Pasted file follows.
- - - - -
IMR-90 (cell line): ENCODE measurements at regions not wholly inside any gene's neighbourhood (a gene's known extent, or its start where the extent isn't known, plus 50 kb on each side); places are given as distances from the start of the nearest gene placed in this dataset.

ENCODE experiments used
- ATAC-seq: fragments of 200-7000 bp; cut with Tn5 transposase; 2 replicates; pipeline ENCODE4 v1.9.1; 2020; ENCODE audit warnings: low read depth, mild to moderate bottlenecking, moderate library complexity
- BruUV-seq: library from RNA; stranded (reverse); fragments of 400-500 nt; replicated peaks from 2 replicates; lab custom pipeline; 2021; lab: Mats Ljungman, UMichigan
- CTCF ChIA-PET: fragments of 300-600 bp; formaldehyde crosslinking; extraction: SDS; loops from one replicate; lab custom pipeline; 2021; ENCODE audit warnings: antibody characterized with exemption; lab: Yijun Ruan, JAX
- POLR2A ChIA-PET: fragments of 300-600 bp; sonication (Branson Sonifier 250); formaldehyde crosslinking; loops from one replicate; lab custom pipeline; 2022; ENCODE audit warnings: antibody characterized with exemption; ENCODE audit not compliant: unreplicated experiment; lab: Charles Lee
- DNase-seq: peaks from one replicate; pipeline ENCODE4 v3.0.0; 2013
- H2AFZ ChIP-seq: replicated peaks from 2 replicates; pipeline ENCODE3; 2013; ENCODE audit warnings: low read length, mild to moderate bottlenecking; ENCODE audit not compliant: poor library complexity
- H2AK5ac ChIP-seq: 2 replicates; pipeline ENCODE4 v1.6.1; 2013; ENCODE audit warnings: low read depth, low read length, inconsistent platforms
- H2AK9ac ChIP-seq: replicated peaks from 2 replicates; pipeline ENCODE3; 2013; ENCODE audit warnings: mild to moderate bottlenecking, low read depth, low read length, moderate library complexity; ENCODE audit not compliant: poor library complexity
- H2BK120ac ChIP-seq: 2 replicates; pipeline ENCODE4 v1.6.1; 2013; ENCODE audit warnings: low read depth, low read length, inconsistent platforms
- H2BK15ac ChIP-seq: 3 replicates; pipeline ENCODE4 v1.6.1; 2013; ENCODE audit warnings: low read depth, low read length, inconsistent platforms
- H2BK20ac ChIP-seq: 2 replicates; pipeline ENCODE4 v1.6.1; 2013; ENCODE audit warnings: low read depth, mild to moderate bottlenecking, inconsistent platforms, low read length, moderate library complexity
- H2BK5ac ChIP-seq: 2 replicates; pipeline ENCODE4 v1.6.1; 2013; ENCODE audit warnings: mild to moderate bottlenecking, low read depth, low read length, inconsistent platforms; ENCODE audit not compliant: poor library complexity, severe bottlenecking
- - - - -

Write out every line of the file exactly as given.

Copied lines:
IMR-90 (cell line): ENCODE measurements at regions not wholly inside any gene's neighbourhood (a gene's known extent, or its start where the extent isn't known, plus 50 kb on each side); places are given as distances from the start of the nearest gene placed in this dataset.

ENCODE experiments used
- ATAC-seq: fragments of 200-7000 bp; cut with Tn5 transposase; 2 replicates; pipeline ENCODE4 v1.9.1; 2020; ENCODE audit warnings: low read depth, mild to moderate bottlenecking, moderate library complexity
- BruUV-seq: library from RNA; stranded (reverse); fragments of 400-500 nt; replicated peaks from 2 replicates; lab custom pipeline; 2021; lab: Mats Ljungman, UMichigan
- CTCF ChIA-PET: fragments of 300-600 bp; formaldehyde crosslinking; extraction: SDS; loops from one replicate; lab custom pipeline; 2021; ENCODE audit warnings: antibody characterized with exemption; lab: Yijun Ruan, JAX
- POLR2A ChIA-PET: fragments of 300-600 bp; sonication (Branson Sonifier 250); formaldehyde crosslinking; loops from one replicate; lab custom pipeline; 2022; ENCODE audit warnings: antibody characterized with exemption; ENCODE audit not compliant: unreplicated experiment; lab: Charles Lee
- DNase-seq: peaks from one replicate; pipeline ENCODE4 v3.0.0; 2013
- H2AFZ ChIP-seq: replicated peaks from 2 replicates; pipeline ENCODE3; 2013; ENCODE audit warnings: low read length, mild to moderate bottlenecking; ENCODE audit not compliant: poor library complexity
- H2AK5ac ChIP-seq: 2 replicates; pipeline ENCODE4 v1.6.1; 2013; ENCODE audit warnings: low read depth, low read length, inconsistent platforms
- H2AK9ac ChIP-seq: replicated peaks from 2 replicates; pipeline ENCODE3; 2013; ENCODE audit warnings: mild to moderate bottlenecking, low read depth, low read length, moderate library complexity; ENCODE audit not compliant: poor library complexity
- H2BK120ac ChIP-seq: 2 replicates; pipeline ENCODE4 v1.6.1; 2013; ENCODE audit warnings: low read depth, low read length, inconsistent platforms
- H2BK15ac ChIP-seq: 3 replicates; pipeline ENCODE4 v1.6.1; 2013; ENCODE audit warnings: low read depth, low read length, inconsistent platforms
- H2BK20ac ChIP-seq: 2 replicates; pipeline ENCODE4 v1.6.1; 2013; ENCODE audit warnings: low read depth, mild to moderate bottlenecking, inconsistent platforms, low read length, moderate library complexity
- H2BK5ac ChIP-seq: 2 replicates; pipeline ENCODE4 v1.6.1; 2013; ENCODE audit warnings: mild to moderate bottlenecking, low read depth, low read length, inconsistent platforms; ENCODE audit not compliant: poor library complexity, severe bottlenecking